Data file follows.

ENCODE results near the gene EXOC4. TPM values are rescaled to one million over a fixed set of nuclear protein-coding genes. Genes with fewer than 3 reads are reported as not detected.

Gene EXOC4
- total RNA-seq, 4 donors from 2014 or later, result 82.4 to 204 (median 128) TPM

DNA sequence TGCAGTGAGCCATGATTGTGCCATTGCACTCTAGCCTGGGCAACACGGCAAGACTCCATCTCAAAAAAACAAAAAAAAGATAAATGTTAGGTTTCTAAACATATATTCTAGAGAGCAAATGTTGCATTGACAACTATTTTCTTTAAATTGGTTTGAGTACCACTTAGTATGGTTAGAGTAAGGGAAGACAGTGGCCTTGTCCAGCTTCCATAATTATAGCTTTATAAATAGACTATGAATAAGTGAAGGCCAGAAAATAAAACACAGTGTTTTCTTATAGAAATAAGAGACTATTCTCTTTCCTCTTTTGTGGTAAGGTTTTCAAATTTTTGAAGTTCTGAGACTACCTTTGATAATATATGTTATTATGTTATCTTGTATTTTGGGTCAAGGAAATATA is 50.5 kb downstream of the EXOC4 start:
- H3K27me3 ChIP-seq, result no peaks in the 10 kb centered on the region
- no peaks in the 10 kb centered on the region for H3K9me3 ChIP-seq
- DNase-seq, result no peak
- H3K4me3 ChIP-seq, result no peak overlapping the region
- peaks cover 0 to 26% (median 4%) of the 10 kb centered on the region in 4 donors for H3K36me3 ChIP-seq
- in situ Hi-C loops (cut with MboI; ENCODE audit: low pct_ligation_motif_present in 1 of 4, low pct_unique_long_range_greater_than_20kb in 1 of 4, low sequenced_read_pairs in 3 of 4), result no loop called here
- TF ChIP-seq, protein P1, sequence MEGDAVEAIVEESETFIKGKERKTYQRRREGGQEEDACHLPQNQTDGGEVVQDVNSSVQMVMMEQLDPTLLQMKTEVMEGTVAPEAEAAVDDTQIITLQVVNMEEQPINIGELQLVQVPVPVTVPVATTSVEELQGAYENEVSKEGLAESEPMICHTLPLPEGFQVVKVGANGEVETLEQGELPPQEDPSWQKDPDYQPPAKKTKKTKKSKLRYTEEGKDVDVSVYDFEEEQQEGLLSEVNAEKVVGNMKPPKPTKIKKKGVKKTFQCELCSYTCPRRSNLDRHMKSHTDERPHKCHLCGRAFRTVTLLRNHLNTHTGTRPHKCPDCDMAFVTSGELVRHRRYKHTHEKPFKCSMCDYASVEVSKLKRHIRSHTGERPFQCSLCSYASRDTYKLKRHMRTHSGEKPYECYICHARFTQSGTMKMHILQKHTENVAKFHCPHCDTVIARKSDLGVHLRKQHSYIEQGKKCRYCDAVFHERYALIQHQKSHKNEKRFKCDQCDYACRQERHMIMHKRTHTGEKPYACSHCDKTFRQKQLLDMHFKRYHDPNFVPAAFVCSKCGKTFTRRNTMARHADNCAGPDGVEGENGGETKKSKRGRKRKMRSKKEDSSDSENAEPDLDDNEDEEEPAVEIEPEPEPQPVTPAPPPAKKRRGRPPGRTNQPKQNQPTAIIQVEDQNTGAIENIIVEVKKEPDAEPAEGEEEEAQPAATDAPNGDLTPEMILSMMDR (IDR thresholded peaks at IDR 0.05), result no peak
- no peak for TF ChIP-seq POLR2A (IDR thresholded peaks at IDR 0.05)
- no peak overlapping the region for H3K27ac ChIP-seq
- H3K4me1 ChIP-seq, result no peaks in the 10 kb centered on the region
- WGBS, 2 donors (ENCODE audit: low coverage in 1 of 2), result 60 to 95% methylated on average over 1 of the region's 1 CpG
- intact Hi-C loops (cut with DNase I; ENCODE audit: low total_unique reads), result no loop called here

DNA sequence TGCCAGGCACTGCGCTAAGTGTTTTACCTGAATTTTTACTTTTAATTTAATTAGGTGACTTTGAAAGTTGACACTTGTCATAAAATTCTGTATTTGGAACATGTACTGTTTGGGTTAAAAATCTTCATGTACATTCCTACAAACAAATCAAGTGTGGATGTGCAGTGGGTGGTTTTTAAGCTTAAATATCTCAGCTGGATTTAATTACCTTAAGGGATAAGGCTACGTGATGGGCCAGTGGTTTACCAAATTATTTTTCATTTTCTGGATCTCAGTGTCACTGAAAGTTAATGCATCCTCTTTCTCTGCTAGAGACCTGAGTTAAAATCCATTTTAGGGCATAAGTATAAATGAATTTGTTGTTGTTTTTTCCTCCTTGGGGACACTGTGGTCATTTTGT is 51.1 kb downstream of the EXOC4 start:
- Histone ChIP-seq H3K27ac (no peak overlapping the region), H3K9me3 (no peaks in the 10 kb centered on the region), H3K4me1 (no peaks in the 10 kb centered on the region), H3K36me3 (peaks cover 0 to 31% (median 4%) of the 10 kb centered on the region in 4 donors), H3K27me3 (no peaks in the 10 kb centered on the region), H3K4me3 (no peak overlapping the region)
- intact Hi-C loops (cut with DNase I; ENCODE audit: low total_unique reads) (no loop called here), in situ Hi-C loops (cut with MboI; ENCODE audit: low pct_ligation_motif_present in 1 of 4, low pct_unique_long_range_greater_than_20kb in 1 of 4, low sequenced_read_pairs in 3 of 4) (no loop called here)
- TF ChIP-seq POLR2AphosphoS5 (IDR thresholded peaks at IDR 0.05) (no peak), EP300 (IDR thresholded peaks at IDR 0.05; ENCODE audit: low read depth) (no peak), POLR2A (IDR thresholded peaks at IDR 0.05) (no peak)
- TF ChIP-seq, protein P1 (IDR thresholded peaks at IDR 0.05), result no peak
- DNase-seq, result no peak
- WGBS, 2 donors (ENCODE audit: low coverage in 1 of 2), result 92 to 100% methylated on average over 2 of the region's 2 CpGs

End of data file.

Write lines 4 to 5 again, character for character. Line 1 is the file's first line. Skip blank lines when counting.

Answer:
DNA sequence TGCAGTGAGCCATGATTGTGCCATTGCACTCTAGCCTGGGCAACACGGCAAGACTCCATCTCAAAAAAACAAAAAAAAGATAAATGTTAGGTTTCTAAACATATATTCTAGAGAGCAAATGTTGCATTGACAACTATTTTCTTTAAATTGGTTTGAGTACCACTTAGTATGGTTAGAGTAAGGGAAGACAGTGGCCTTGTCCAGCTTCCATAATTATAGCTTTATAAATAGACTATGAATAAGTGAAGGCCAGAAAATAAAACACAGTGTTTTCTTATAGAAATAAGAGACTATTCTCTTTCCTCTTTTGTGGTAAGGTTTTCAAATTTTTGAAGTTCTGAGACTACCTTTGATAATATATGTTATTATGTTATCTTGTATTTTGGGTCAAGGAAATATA is 50.5 kb downstream of the EXOC4 start:
- H3K27me3 ChIP-seq, result no peaks in the 10 kb centered on the region